Cathy: Yes, definitely. And do you think that things like hydrotherapy or acupuncture could help pet owners who might not want to go straight to prescription?


Dr. Gruen: Yes. We always want to consider what recommendations are evidence-based, and there aren’t great studies available for those modalities. However, they may be helpful and are very unlikely to do harm. Especially hydrotherapy and physical therapy because those get them moving in a low-impact way.


I encourage people to figure out how to measure what they are looking for when they’re looking for improvement. This way there’s less risk of seeing improvement that isn’t actually there. What are the activities that they are going to look for to gauge improvement? This is where I think the video is amazingly helpful because we are all very subject to resetting our “normal” when behaviors change gradually. Video doesn’t allow you to do that. You can look back at the older video and think, “Oh, that’s what he looked like before — he looks so much better now.” Or maybe there isn’t much change, so maybe now it’s time to try a different approach.


Cathy: As a trainer, I’m curious as to what I can do to help anxious dogs in pain during my training sessions and day-to-day life. Are there certain things we should do or avoid doing during training?


Dr. Gruen: It goes without saying that we would avoid doing anything that makes the dog more anxious; we would avoid punishment or anything that has the potential to increase anxiety and conflict.


If we see more unwillingness from the dog to perform certain behaviors, just take a break to think about why the dog is hesitating. And if it’s something that has to do with pain or possible pain, then what could we do to help manage that, such as working in a different area that might make it easier for them? Can we do a different behavior instead? For example, if we’re doing, a “say please by sitting” behavior, can we do something besides sitting to say please, and ask them for behaviors that don’t elicit pain.


Cathy: Right. I always think of it as I’m going to look for what the dog naturally offers and seems comfortable with and look for any slowness of movement or hesitation and adjust as needed. Are there any tips or tricks for handling a dog or helping them move around that can make it less painful for a dog?


Dr. Gruen: It will depend on their level of pain and impairment. Sometimes a sling that goes underneath their abdomens to help lift them or support them can help. Or if there’s a way to break down what they’re being asked to do into smaller bits so they can do it themselves that’s also good. And making it very predictable for them.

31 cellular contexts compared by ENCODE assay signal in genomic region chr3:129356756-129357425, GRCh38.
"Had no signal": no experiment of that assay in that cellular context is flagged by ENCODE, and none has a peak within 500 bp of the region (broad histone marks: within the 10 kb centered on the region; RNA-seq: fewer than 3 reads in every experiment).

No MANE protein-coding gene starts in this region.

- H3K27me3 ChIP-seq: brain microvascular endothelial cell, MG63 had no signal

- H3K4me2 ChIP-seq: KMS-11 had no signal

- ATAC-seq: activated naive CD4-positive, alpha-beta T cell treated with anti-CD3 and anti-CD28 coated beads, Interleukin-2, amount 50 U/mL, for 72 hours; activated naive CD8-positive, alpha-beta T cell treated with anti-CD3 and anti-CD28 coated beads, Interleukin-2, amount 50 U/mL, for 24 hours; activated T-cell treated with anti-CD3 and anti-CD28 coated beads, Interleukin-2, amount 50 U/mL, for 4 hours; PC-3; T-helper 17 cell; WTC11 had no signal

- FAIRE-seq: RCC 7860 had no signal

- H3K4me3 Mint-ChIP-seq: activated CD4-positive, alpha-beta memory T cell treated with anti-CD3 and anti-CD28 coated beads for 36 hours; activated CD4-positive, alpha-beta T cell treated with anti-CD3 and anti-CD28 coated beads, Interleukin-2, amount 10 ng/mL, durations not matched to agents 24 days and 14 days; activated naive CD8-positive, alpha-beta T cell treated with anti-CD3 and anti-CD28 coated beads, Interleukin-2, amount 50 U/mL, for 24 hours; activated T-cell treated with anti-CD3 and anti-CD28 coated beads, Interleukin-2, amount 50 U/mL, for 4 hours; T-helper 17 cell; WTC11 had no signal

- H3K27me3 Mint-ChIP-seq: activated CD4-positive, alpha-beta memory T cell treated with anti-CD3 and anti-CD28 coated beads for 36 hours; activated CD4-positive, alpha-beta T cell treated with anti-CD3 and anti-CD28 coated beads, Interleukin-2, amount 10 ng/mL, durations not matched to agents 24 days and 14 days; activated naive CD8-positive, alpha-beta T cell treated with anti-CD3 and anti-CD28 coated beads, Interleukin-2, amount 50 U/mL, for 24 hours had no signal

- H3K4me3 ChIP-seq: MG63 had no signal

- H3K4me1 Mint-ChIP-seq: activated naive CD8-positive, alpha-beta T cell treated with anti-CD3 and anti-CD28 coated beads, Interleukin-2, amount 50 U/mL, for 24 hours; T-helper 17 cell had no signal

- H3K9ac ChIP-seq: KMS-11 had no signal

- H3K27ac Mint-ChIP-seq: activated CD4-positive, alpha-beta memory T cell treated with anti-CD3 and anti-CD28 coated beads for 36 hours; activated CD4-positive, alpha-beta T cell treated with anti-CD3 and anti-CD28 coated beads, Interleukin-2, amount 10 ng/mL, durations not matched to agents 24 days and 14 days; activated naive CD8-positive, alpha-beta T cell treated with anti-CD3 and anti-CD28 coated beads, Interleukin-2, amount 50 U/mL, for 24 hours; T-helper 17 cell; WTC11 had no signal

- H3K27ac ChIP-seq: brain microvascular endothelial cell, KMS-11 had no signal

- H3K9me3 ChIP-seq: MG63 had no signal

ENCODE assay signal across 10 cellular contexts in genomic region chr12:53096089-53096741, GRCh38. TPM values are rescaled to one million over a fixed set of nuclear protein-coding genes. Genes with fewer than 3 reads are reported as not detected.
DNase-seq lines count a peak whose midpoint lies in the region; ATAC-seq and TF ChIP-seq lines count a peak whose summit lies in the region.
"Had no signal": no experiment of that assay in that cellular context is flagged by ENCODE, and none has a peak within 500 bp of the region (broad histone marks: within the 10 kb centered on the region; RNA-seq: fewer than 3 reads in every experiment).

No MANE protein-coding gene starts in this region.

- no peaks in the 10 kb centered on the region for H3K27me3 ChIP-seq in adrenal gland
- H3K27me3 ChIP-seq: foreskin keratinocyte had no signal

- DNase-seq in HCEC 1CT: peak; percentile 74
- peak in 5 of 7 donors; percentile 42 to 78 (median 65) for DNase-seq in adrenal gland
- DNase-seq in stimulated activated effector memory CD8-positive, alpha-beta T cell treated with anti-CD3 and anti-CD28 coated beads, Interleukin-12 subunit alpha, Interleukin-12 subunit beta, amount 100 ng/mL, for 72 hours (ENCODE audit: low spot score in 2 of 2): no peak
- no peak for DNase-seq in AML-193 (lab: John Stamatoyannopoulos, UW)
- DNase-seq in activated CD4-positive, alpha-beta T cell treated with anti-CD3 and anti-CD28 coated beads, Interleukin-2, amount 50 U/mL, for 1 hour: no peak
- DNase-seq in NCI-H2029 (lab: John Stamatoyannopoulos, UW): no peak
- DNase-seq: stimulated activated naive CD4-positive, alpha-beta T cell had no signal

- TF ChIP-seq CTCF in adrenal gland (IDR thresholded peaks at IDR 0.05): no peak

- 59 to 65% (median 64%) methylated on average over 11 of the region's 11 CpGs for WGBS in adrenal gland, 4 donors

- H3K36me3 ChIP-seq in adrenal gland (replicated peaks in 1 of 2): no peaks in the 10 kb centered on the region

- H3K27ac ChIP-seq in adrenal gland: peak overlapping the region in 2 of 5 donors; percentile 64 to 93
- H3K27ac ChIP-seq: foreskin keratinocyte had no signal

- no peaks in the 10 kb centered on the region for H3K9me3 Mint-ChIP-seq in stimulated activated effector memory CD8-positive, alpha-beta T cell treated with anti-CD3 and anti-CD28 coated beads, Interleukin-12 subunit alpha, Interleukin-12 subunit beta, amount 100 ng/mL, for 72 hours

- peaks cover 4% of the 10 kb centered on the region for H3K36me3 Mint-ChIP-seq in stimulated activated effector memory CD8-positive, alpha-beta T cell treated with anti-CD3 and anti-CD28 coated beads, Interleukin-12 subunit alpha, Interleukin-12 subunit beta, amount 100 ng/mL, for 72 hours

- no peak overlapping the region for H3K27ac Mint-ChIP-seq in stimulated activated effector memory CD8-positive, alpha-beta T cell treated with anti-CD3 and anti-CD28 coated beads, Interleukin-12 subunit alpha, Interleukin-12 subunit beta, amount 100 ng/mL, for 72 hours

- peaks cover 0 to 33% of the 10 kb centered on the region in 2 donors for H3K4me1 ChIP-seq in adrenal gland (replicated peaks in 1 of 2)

Cathy: When you have a dog who’s suffering from both pain and anxiety, can tPEMF treatment like Assisi Animal Health’s Loop and Calmer Canine® be used for both of these things concurrently?


Dr. Gruen: Yes, I could see no reason why they wouldn’t be able to. Or use the Loop first and see if any anxiety is relieved just by decreasing the pain. I always try treating the pain first and then really looking at what kind of environmental management we can do to manage the pain. I think certainly that the Calmer Canine has potential in that field. We know that there’s increasing evidence that inflammation is a big player in behavior and particularly in anxiety and mood disorders. I think that Calmer Canine definitely has potential and we know that the Assisi Loop has a lot of great effects for treating pain.


Cathy: Anything else that you’d like pet owners to know?


Dr. Gruen: I like for pet owners to always give their dog the benefit of the doubt. If a dog stops doing a behavior that they used to do, or stops responding in the same way, taking a minute and thinking about: Why this is happening? What is different in the environment? Or what is different with my dog? Particularly for behaviors that a dog used to do and then isn’t doing. And not underestimating how difficult it is to learn when you’re anxious, that means we need to have compassion for those dogs. I think that’s really important.


Cathy: I love that point. And so much of that is just learning how to communicate and having that relationship. So, I think that’s just important because then pet owners can see things like pain or hesitation sooner if they’re in tune with their dog.


Dr. Gruen: Yes, for sure. The more that we understand what they’re doing, what their natural behaviors are and what they’re trying to tell us, the more we can see when they are in discomfort.